The Yucatan Peninsula is one of the most visited areas in Mexico. With Cancun (and now Tulum) firmly on the tourist circuit, you may think the Yucatan Peninsula is all about college spring breaks and over-priced all-inclusive resorts. But those who take the time to explore the areas outside of these touristy hotspots will be surprised by the diversity and culture found on the Yucatan Peninsula.
After landing in Cancun, it’s time to get in the car and head toward the beautiful Tulum. Tulum rose in the rankings as one of Mexico’s best travel destinations in the mid-2000s and its popularity does not seem to be waning. Before giving pause as to why I would send you to one of the most touristy places in Mexico, keep reading.
Despite its apparent over-tourism, Tulum does have a few redeeming graces about it. Firstly, if you are headed to Mexico to party, then Tulum is your best bet. Chic beach resorts, late-night DJs, and trendy bars, Tulum hits everything you would want in a party destination.
Secondly, Tulum is close to a few of the best cenotes in Mexico. Cenotes are sinkholes from fall limestone filled with water located on the Yucatan Peninsula. The best cenotes near Tulum include Grand Cenote and Cenote Carwash.
Lastly, Tulum may be overtly touristic but you will have all of your creature comforts. If you are worried about things in Mexico being “too rustic”, head to Tulum. With chic hotels, trendy and modern cafes, you will have all of the things you love from home in the Mexican paradise of Tulum.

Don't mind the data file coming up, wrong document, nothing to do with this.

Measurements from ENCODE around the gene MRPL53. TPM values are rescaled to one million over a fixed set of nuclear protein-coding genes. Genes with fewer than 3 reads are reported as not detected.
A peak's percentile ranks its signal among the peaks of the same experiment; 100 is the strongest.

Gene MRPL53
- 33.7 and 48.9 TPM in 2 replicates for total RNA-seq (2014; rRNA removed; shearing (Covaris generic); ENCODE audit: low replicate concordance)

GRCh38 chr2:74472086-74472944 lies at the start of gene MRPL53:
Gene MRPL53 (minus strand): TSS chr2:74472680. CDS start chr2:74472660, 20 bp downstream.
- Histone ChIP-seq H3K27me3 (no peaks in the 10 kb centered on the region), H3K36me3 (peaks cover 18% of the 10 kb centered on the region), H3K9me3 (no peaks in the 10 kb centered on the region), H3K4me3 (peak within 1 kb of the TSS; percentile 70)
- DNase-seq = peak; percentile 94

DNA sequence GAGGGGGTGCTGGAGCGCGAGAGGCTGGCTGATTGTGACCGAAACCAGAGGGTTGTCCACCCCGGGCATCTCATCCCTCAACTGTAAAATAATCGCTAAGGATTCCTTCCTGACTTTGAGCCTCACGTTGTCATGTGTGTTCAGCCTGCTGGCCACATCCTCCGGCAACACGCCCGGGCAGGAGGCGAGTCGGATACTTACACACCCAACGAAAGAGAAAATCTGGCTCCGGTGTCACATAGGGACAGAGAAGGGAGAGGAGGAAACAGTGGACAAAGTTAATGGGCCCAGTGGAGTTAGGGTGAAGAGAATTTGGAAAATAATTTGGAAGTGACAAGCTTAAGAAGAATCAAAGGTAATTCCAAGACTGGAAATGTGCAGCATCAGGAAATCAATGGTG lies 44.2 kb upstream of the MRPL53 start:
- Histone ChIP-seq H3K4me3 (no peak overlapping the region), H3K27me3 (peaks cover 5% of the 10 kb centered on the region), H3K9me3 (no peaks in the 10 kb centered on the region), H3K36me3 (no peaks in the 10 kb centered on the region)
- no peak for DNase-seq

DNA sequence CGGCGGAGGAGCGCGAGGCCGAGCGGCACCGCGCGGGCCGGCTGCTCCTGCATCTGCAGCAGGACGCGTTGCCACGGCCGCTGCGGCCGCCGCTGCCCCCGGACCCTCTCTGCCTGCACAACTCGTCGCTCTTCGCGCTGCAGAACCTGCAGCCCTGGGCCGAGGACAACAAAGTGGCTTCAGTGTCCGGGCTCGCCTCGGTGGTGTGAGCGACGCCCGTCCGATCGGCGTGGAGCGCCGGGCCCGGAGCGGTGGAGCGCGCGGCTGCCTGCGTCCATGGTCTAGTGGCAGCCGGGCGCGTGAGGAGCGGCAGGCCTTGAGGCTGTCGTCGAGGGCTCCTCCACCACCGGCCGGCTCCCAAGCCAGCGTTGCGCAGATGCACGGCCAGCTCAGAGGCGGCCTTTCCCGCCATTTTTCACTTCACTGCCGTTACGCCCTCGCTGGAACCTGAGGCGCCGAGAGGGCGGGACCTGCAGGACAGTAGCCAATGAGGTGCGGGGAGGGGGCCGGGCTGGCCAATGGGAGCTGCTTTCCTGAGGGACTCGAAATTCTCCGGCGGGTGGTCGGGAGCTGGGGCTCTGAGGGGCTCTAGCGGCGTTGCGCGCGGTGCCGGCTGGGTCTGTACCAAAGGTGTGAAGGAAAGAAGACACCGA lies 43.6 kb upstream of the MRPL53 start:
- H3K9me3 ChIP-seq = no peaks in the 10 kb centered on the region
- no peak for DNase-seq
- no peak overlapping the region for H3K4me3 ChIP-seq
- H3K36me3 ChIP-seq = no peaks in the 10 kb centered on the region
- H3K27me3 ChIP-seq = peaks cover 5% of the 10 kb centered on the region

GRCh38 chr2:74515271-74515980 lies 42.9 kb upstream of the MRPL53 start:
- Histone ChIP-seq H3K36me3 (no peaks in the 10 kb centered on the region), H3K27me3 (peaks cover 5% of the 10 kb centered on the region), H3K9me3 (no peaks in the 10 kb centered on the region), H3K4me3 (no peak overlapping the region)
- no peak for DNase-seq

After partying down in Tulum, it’s now time to head to the archaeological site of Coba for a quick history lesson into the ancient civilizations that once called the Yucatan Peninsula home. Believed to have been settled between 50 and 100 AD, the Coba was once a powerful force on the peninsula and constant rival of nearby Chichén Itzá. Coba is also home to the largest network of stone causeways of the ancient Mayan world.
Continue onward on this Mexican road trip to the pueblo magico, Valladolid. Valladolid is most famous for two things, cenotes and ruins. Valladolid is surrounded by some of the Yucatan’s most iconic ruins, Chichén Itzá and Ek’ Balam. Whether you enjoy history or not, no trip to the Yucatan is complete without visiting at least one of these ancient ruins if only to be impressed by the skills of the people designing and crafting these enormous structures without cranes and the modern conveniences of today’s construction world.
Outside of these ancient Mayan ruins, Valladolid is also synonymous with cenotes. In fact, Valladolid has a cenote, Zaci, in the center of town. The perfect way to cool down after walking around in the hotel Mexican sun visiting the ruins.
This Mexican road trip is the perfect combination of beach lounging, history, and off-the-beaten-path destinations on Mexico’s Yucatan Peninsula.